IRA Planning After The SECURE Act

If you have IRAs (including your spouse's) that total over $200,000 (or employer retirement plans over that amount which you'll rollover to an IRA soon...

Your IRA Planning May Now Be WRONG!

And may cost your loved ones, who inherit your IRAs, Tens or Hundreds of Thousands of Dollars in New Taxes!
Life Savings Benefit Your Family With An IRA Inheritance

It's hard to believe, but one small, obsure, little-known provision in the Federal Appropriations (Budget) Bill, signed into law on December 20, 2019, has now completely changed the tax and estate planning for your IRAs.

For example, you probably are currently utilizing (or plan to use) one or more of these IRA strategies:

  • Deferring your taxable required minimum distributions ("RMDs") until you reach age 70 and a half
  • After age 70 and a half, only taking the RMDs, nothing more
  • Naming your children or other loved ones as beneficiaries (after your spouse)
  • Or naming your Living Trust or IRA Inheritance Trust as beneficiaries

Each and everyone of these strategies may now cause your children or other loved ones to lose up to a third or more of your inherited IRAs to income taxes! And keep in mind that they may need your IRAs to ever retire someday, because their employers no longer have the same, generous retirement plans you enjoyed (and you rolled or will roll over into IRAs).

Under the old "stretchout" rules, before the SECURE Act, a $200,000 IRA could have been worth to your beneficiaries over $750,000. Unfortunately, this old planning may now be irrelevant or, worse yet, WRONG!

The new IRA rules apply to inherited IRAs where the owner dies after 2019. There will be much faster RMDs for your heirs resulting in more taxes, more quickly and less for your beneficiaries to live on during their retirement.

Your beneficiaries can't stretchout RMDs over their own life expectancies and instead, must take out the entire IRA within just 10 years! There are a few exceptions (each with complicated requirements): Surviving Spouse, Minor Child until age of majority, "Disabled", "Chronically ill" and someone not more than 10 years younger than you.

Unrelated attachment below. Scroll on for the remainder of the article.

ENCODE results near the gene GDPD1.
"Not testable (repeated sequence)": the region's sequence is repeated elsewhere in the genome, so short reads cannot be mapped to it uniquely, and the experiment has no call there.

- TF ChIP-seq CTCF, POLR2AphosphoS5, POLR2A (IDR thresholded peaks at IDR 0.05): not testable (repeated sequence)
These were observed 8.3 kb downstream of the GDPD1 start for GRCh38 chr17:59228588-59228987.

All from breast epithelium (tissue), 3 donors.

For most beneficiaries however, a quicker payout means faster taxes, probably in higher brackets and less tax-free compounding.

How much do your beneficiaries stand to lose due to the 10-year rule?

  • Up to 45% to 55% of the total future value of the inherited IRA
  • In the prior example of a $200,000 IRA worth eventually to your beneficiary $750,000 to $1 million...approximately $375,000 to $500,000 or more lost!

The goal of proper planning is to recoup some or all of this. So the question is:

How Can You Now Preserve Your Inherited IRAs for Your Loved Ones?

The 2 Major Objectives:

  • Tax Reduction (income taxes, federal and state)
  • Predator Protection (from beneficiaries' financial immaturity and poor spending habits, spouses/divorces, creditors, lawsuits, loss of government benefits)

Naming individuals as beneficiaries is one option and probably makes sense if the total of your IRAs (both husband and wife) is less than $250,000 or there are so many beneficiaries, that each beneficiary's share is less than $150,000 and you have no Predator Protection concerns (but BEWARE of what may happen in the future!)

Otherwise, naming an "IRA Inheritance Trust" as beneficiary may be a better choice. Our office has been using the time-tested and proven IRA Inheritance Trust since 2005. It may achieve both Tax Reduction and Predator Protection. We have updated it with new, key provisions that enables the beneficiary to take advantage of the lowest tax bracket while also preserving Predator Protection.

Where Do We Go From Here?

We've given you simplified, generic information only. Your planning must be customized to you and your beneficiaries as this is NOT "One-Size-Fits-All" Planning. There are additional, sophisticated planning options that are complex and can't be fully discussed here. We may employ a combination of the options. So ACT NOW and schedule a complimentary planning session with our office. Call (818) 292-8160 or shoot us an email with the "Contact Us" box below.